In that day. Israel will be the third along with Egypt. And Assyria a blessing on the earth. The Lord of Heaven's armies will bless them, saying, Blessed be Egypt, my people, Assyria, my handiwork. Israel, my inheritance. What a day. Why did they? Why would you trust these nations? They cannot help you. They're all under judgment from your way. And many of them are going to turn to your God. Why would you trust them? Now, once again, we've got to be careful here as as I said in a previous lecture. Predictive prophecy is not given to us so we can figure out the future. A friend of mine, a prominent Old Testament professor. When Egypt. Signed a peace treaty with Israel. He said, Oh, this is the fulfillment of Isaiah 19. There will be a highway from Egypt to Israel to this area. And he said, we can confidently expect that Iran is going to make peace with Israel as well. Nope. We're going to be very careful in saying, Oh, oh, I know what this means. I know how this. What I want to say. And I say this to myself. I said to my students, Yes, When we finally see how these predictions are fulfilled, we'll say, Oh, yeah, that's what it was saying. But it's very, very risky beforehand to say, Oh, well, I've got it figured out. That's not the purpose. The purpose is to say. Our God has the future in his hands and we can walk into it confidently. And then when it occurs, we can say, See, I'll trust him today, and I'll trust him tomorrow because he has proven himself faithful. So predictive prophecy is very significant in this trust factor. But it's not designed so that we can create a timetable.


Chapter 20 now is in some ways shocking. It is another of these graphic illustrations, and it's really graphic. In the year that the supreme commander. Sent by Sargon. King of Assyria. Came to Ash Dodd. Ash Dodd is a philistine city. And attacked it and captured it. At that time, the Lord spoke through Isaiah, the son of Amos, and he said to him, Take off the sackcloth from your body and the sandals from your feet. And he did so going around, stripped and barefoot. I think we can say that he almost certainly wore a loincloth. I don't think he was stark naked, but nevertheless, he is in a very shameful condition. No shoes. No tunic. Stripped and barefoot. God. Is this any way to treat your faithful servant? No, it isn't. But it is the way God does it. And again. And again. We have to say. Was it any way to treat your son? To nail him to a cross? No, it isn't. But for the sake of the world. For the sake of the world. He's not terribly concerned about our. Sense of self-worth and self identity. We are his servants. We are his servants. And certainly one of the marks one of the marks of this prophet is his willingness to say, yes, sir. Yes, sir. Now, what's this all in aid of? What's he doing this for? Just as my servant Isaiah has gone stripped and barefoot for three years. As a sign and a portent against Ethiopia and Kush. Now, at this point. Egypt is ruled by an Ethiopian dynasty. A Cushite dynasty. Again, this is part of the fall of Egypt after about 1000. They were ruled by Libyans, now ruled by Ethiopians. And interestingly, the power of Egyptian culture was such that these interlopers became more Egyptians than the Egyptians.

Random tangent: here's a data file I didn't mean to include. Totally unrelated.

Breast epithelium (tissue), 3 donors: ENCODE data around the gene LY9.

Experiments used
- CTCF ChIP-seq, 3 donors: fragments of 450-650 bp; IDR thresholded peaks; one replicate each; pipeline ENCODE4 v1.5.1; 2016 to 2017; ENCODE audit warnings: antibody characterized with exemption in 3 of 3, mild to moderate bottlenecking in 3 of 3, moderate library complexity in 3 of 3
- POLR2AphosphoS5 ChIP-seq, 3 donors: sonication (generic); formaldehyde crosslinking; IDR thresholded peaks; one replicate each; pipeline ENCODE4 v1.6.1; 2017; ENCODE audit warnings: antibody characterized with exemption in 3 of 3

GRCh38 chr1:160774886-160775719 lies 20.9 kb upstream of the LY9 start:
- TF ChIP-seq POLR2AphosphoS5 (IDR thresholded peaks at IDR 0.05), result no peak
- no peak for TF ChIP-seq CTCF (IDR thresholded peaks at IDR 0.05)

They call themselves pharaohs and they dressed up like the pharaohs did because, oh, we're Egypt. We're Egyptians now. For three years. Don't trust Egypt. The Egyptians are going to be dragged off into exile, stripped and barefoot. Get that. My goodness. So he is a living picture of what's going to happen to Egypt and why the Jordanians should not trust Egypt to deliver them from his area. They will be led away, young and old, with buttocks bared to Egypt's shame. Those who hear it is trusted in Kush and boasted in Ethiopia will be dismayed and put to shame. It's important to understand that language in the Old Testament. What does it mean to be put to shame? What it is, is it's the result of failed trust. Suppose I say to you. Here's a chair. And this is this is clearly a very, very good chair. I can see it's strong. I can see it's well constructed. Yes, it's definitely a chair. And you say, well, then go ahead and sit in it. Sit in it. Me. Well, it's a chair. It's definitely a good chair. It's a strong chair. It will certainly hold up somebody like me. But it. Sit in it then. Well. Och. And I sit in it and it collapses. What do you do? You laugh. I have been put to shame. My trust has failed me. That's what you got throughout the Old Testament. When the psalmist says, Oh, God, don't let me be put to shame. You're not talking about Don't let me do some shameful thing. It's saying, God, don't fail me. Those who trusted in Egypt will be dismayed and put to shame. In that day. The people who live on this coast will say, See what has happened to those we relied on, those we fled to for help and deliverance from the King of Assyria.


How then, can we escape? Now, the dating of this passage in the year that the Supreme Commander sent by Sargon King of Assyria came to Ashdod and attacked and captured. That dating is significant because the king of Ashdod fled to Egypt for asylum and after the Assyrian army had captured Ashdod, they said to the Egyptians, Give him up. Turn him over to us. And the Egyptians said. Yup. And turned the king of Ashdod back to the Assyrians and they killed him. It's in that year. That year. That Isaiah stripped and Barefoot says don't trust Egypt. This is what happens to those who rely on Egypt for help and deliverance. If that happened, how can we escape? Don't trust Egypt.